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Kingdoms. Basic Branches of Life  More than 200 years ago, Linnaeus began with only the Plant and Animal Kingdoms.  Later Kingdoms Protista, Fungi,

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Presentation on theme: "Kingdoms. Basic Branches of Life  More than 200 years ago, Linnaeus began with only the Plant and Animal Kingdoms.  Later Kingdoms Protista, Fungi,"— Presentation transcript:

1 Kingdoms

2 Basic Branches of Life  More than 200 years ago, Linnaeus began with only the Plant and Animal Kingdoms.  Later Kingdoms Protista, Fungi, and Monera were added.  Recently the Kingdom Monera was divided into two kingdoms (Archae and Eubacteria),

3  According to scientific theory, the earth is approximately 4.5 billion years old.  According to fossil records, bacteria has been on the earth for 3.5 billion years – it is the oldest known organism.

4 Prokaryotic Cells  Where did the FIRST cell come from?  No one was present to observe this event, so we really don’t know; what we do know is nobody has ever created a cell from scratch in the chemistry lab.

5  Kingdom Archaebacteria (Archae)  Tiny prokaryotic cells, less than 2 micrometers in size  All live without oxygen; they obtain energy from inorganic molecules or light  Live in extreme environments and include  Methanogens – methane producing, live in marshes, swamps and guts of animals  Halophiles – salt loving – live in salt pools and seas  Thermophiles – live in hot springs and volcanoes  Acidophiles – acid loving – live in volcanoes

6 Volcanic vents on the sea floor

7 Chemosynthetic bacteria use the sulfur in the “smoke” for energy to make ATP.

8 The red color of this snow is due to a blue-green bacteria

9  Kingdom Eubacteria  By far the more successful kingdom of bacteria  Today, it accounts for most of the prokaryotic cells on earth.

10  Typical Bacteria Cell

11 StructureFunction Cell WallProtects and gives shape Outer MembraneProtects against antibodies (Gram Neg. Only) Cell Membrane Regulates movement of materials, contains enzymes important to cellular respiration CytoplasmContains DNA, ribosomes, essential compounds Chromo-someCarries genetic information PlasmidContains some genes obtained through recombination Capsule & Slime Layer Protects the cell and assist in attaching cell to other surfaces EndosporeProtects cell against harsh environments PilusAssists the cell in attaching to other surfaces FlagellumMoves the cell

12 Anatomy of a Bacterial Cell 1. Cell envelope (the glycocalyx, cell wall and cell membrane) a. Glycocalyx  Substance secreted on the surface  Outside cell wall  Usually sticky  not found in all bacteria  loosely attached types are called slime layer  mucoid, sticky types firmly bonded to the cell are called a capsule  both types of glycocalyx can also be antigenic and stimulate the production of antibodies needed for the body to eliminate bacteria with these structures from the body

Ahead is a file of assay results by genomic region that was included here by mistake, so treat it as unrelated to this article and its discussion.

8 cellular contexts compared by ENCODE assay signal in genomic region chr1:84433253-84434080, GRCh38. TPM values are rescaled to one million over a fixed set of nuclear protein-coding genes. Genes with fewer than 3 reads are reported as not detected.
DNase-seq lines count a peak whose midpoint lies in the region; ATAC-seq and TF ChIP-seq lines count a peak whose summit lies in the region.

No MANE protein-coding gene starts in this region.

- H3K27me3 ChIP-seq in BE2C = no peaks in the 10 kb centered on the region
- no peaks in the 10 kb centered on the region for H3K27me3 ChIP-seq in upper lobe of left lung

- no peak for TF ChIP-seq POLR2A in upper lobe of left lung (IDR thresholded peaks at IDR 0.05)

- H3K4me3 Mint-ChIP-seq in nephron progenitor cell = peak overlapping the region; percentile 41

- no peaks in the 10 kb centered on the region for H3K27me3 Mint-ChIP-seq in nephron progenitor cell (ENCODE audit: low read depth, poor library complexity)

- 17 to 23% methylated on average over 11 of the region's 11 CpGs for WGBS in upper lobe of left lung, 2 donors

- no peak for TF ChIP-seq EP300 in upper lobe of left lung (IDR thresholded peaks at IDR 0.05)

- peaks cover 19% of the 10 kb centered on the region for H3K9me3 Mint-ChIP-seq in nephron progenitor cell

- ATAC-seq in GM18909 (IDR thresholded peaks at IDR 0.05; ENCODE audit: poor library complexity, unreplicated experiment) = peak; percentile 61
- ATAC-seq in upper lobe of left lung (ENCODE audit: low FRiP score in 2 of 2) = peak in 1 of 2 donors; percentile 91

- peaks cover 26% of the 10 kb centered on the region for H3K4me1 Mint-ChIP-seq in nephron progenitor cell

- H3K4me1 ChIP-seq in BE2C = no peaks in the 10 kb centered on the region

13 Glycocalyx  Both types of glycocalyx can benefit bacteria by:  allowing better attachment to various surfaces, even when smooth  biofilms on medical devices like pacemakers, catheters, IUDs, also on industrial filters and pipes, plaque  helping to prevent the dehydration of the bacterium  helping to prevent the attachment of bacteriophages  serving as a storage depot of nutrients inhibiting phagocytosis by white blood cells  this increases the pathogenicity (bacteria with capsules are usually noted to be more pathogenic than the same species without capsules)

14 Figure 4.11 Fimbriae  Fimbriae short non-locomotor appendages used to attach bacteria to various surfaces

15 No Nucleus-DNA in Cytoplasm

16 Classification of Bacteria  1.) Morphology- involves shape, size, appearance & structure  A.) Bacteria have 3 predominant shapes:

17  Basic shapes: i.) Cocci (pleural) Coccus (sing.) Sphere shaped

18 Cocci bacteria

19 ii. Bacillus (sing.), bacilli (pleural) – rod shaped

20 Bacillus bacteria

21 iii.) Spiral Bacteria (spirillium) Spirillum Spirochete Vibrio

22 Spirillium bacteria have a corkscrew shape

23 Spirillium bacteria

24 b.) Arrangements  Single: micrococci, monococci  Pairs: Diplococci, diplobacilli  Clusters: Staphylococci  Chains: Streptococci, streptobacilli Figures 4.1a, 4.1d, 4.2c

25 diplococci bacteria Ex. causes gonorrhea

26 staphylococci bacteria ex. causes common infections of cuts

27 streptococci bacteria Ex. causes some types of sore throats

28 Diplobacilli bacteria

29 Streptococci bacteria

30 Staphylococci bacteria

31 The tip of a needle. The red and yellow dots are bacteria.

32 C.) Other structures – ex. flagellum or cilia? Figure 4.7

33  D.) Average size: µm in diameter and µm in length

34 Bacteria are very small

35 This is a pore in human skin and the yellow spheres are bacteria

36 Bacteria are very small compared to cells with nuclei

37 Bacteria compared to a white blood cell that is going to eat it Bacteria

38 Skin has about 20 million bacteria per inch 2


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